Help our broken dog sleep
November 21, 2012 2:32 PM Subscribe
Our dog goes through cycles of at first liking a crate and then not tolerating it at all--whining, scratching, growling, and moaning. When Sparky's unhappy, nobody sleeps. I'm out of ideas and I'm looking for new things to try.
posted by jewzilla to pets & animals (10 answers total)
Background: We have a five year old miniature poodle who was a rescue. She suffered some unknown maltreatment before we got her. She has attachment issues and is stressed out when she is away from my wife (she will whine or sit in front of the door for hours waiting for her return). She's also afraid of strangers and barks at them, which probably isn't relevant to this question. We have crated her at night for most of the four years that we've had her. Crating usually worked until a few weeks ago.
The problem: She has started whining and growling while in her crate at night, beginning about a two weeks ago. We can't sleep with her making all that noise. Last night she started freaking out in her crate so we had to take her out to avoid injury.
Alternatives to nighttime crating we've tried:
If we take her out of the crate, she paces back and forth on the hardwood floor all night long. That is also too noisy to sleep with. If we put her in a different room she is miserable and whines and howls really loudly, which we (and the neighbors) can't sleep with.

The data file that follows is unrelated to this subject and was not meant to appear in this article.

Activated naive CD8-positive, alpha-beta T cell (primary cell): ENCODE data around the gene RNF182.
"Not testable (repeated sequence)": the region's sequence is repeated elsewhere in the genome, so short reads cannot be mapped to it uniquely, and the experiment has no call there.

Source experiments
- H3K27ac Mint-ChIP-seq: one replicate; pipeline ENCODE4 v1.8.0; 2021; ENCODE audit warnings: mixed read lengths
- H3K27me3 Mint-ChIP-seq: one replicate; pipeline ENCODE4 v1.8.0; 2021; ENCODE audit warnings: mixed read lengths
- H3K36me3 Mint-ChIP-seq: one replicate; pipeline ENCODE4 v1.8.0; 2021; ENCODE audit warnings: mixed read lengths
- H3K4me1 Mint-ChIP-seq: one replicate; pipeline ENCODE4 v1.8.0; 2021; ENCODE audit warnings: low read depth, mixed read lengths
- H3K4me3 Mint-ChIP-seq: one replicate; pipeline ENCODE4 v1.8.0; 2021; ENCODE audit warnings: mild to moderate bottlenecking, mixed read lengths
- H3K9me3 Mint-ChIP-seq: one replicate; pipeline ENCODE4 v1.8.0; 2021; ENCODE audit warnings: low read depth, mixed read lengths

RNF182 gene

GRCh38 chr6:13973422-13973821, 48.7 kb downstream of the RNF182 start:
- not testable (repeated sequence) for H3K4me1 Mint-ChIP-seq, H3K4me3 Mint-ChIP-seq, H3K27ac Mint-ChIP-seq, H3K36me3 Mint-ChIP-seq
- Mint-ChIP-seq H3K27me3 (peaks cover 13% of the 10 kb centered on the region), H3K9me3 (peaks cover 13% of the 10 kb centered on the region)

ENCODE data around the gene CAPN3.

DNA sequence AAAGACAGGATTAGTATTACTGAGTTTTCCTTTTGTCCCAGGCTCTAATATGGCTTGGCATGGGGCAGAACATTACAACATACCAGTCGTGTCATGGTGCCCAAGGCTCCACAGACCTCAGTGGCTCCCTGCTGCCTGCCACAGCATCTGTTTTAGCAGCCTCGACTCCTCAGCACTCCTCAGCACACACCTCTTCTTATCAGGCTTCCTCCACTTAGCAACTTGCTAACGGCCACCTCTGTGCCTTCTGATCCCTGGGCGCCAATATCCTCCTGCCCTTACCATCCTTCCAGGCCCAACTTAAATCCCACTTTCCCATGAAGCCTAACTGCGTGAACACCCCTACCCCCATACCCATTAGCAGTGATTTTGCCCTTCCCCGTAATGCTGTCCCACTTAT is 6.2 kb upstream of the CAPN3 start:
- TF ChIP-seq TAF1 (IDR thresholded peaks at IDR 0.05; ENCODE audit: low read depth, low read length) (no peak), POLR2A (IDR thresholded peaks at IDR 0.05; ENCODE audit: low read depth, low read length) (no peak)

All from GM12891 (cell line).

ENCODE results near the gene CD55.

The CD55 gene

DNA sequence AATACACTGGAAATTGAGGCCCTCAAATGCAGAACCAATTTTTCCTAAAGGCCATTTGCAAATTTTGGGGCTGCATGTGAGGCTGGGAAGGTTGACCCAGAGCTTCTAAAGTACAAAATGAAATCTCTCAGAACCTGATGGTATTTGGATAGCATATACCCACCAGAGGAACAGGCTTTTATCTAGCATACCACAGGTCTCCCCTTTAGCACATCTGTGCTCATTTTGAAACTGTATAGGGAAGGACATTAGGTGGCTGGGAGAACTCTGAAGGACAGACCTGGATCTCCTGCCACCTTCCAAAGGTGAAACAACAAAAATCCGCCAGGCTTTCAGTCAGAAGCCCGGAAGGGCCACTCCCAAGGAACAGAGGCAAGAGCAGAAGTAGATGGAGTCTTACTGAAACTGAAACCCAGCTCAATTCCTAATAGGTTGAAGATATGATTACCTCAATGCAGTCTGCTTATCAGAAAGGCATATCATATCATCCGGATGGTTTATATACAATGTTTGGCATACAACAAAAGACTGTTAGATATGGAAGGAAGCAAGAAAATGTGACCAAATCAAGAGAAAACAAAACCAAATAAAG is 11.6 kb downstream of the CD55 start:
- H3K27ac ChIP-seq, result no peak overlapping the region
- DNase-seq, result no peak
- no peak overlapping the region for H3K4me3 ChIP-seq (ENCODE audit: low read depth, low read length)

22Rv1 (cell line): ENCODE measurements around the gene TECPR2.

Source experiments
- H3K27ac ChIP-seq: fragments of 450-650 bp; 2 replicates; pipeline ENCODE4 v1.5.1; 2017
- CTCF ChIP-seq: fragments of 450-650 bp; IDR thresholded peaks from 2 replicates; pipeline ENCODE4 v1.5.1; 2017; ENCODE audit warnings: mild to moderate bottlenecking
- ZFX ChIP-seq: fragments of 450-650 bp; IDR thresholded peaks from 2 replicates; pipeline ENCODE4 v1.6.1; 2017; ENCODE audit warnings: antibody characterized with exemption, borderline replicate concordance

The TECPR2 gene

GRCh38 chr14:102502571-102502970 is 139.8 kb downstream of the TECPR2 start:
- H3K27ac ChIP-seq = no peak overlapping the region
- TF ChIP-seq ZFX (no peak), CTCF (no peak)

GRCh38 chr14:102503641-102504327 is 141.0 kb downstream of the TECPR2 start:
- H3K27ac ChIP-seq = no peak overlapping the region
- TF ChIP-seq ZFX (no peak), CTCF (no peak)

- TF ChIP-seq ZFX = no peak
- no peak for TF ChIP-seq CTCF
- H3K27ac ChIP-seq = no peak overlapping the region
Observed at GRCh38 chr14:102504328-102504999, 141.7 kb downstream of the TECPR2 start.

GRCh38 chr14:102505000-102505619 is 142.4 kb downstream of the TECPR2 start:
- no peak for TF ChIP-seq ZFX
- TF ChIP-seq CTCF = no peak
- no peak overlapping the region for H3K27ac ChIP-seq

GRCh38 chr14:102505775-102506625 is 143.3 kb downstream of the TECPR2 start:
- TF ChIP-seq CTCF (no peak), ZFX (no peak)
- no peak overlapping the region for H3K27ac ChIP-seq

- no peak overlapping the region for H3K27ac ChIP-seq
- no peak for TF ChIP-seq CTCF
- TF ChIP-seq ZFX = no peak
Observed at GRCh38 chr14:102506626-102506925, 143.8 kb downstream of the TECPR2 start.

If we sleep with her on the bed, which I know is often frowned upon, she will mostly sleep, but some nights she gets off the bed and paces. It's not a proper or complete solution.
I have no idea why she suddenly started hating her crate so much. This also happened with her previous crate. We have tried putting treats, bones, and flossies in the crate. We have fed her in the crate. None of those things help. She doesn't care for toys or get-the-treat puzzle toys. In general, if she's unhappy she won't engage in activities (e.g., eating a bone or playing with a toy), so it's unsurprising that these things didn't help.
A year ago this happened and we changed from a cloth playpen to an under-the-bed crate, and that solved the problem until now. She has never been able to tolerate steel crates at all; she would hide under the bed and shake when we tried to put her in one.
We've worked on her attachment issues, but progress is slow. It could take a long time to get her to tolerate being in a different room from my wife for more than an hour.
I'm at a loss as to what to do next. I need to sleep. She is miserable. My next step is to build an anechoic chamber for her next crate, but I'd really rather do anything else.